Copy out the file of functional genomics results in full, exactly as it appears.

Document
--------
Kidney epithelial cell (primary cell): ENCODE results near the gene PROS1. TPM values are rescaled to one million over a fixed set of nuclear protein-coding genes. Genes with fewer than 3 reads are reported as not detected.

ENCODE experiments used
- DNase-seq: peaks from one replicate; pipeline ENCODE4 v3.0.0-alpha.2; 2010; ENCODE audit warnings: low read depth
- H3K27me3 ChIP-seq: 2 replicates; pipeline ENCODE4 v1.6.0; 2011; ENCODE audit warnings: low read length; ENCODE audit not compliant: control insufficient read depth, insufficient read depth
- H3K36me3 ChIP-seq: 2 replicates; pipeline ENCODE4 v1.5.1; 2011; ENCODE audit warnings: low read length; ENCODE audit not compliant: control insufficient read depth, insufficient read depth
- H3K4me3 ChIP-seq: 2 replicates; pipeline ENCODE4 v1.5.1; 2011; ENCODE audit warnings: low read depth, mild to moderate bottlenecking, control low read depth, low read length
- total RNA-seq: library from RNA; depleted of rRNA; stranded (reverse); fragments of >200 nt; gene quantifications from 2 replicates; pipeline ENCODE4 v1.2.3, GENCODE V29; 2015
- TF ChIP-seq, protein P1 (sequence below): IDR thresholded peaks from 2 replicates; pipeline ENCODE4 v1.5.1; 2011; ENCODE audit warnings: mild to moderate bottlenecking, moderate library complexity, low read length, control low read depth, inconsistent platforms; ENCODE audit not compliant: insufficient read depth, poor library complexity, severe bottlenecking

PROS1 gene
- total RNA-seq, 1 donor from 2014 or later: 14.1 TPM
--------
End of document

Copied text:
Kidney epithelial cell (primary cell): ENCODE results near the gene PROS1. TPM values are rescaled to one million over a fixed set of nuclear protein-coding genes. Genes with fewer than 3 reads are reported as not detected.

ENCODE experiments used
- DNase-seq: peaks from one replicate; pipeline ENCODE4 v3.0.0-alpha.2; 2010; ENCODE audit warnings: low read depth
- H3K27me3 ChIP-seq: 2 replicates; pipeline ENCODE4 v1.6.0; 2011; ENCODE audit warnings: low read length; ENCODE audit not compliant: control insufficient read depth, insufficient read depth
- H3K36me3 ChIP-seq: 2 replicates; pipeline ENCODE4 v1.5.1; 2011; ENCODE audit warnings: low read length; ENCODE audit not compliant: control insufficient read depth, insufficient read depth
- H3K4me3 ChIP-seq: 2 replicates; pipeline ENCODE4 v1.5.1; 2011; ENCODE audit warnings: low read depth, mild to moderate bottlenecking, control low read depth, low read length
- total RNA-seq: library from RNA; depleted of rRNA; stranded (reverse); fragments of >200 nt; gene quantifications from 2 replicates; pipeline ENCODE4 v1.2.3, GENCODE V29; 2015
- TF ChIP-seq, protein P1 (sequence below): IDR thresholded peaks from 2 replicates; pipeline ENCODE4 v1.5.1; 2011; ENCODE audit warnings: mild to moderate bottlenecking, moderate library complexity, low read length, control low read depth, inconsistent platforms; ENCODE audit not compliant: insufficient read depth, poor library complexity, severe bottlenecking

PROS1 gene
- total RNA-seq, 1 donor from 2014 or later: 14.1 TPM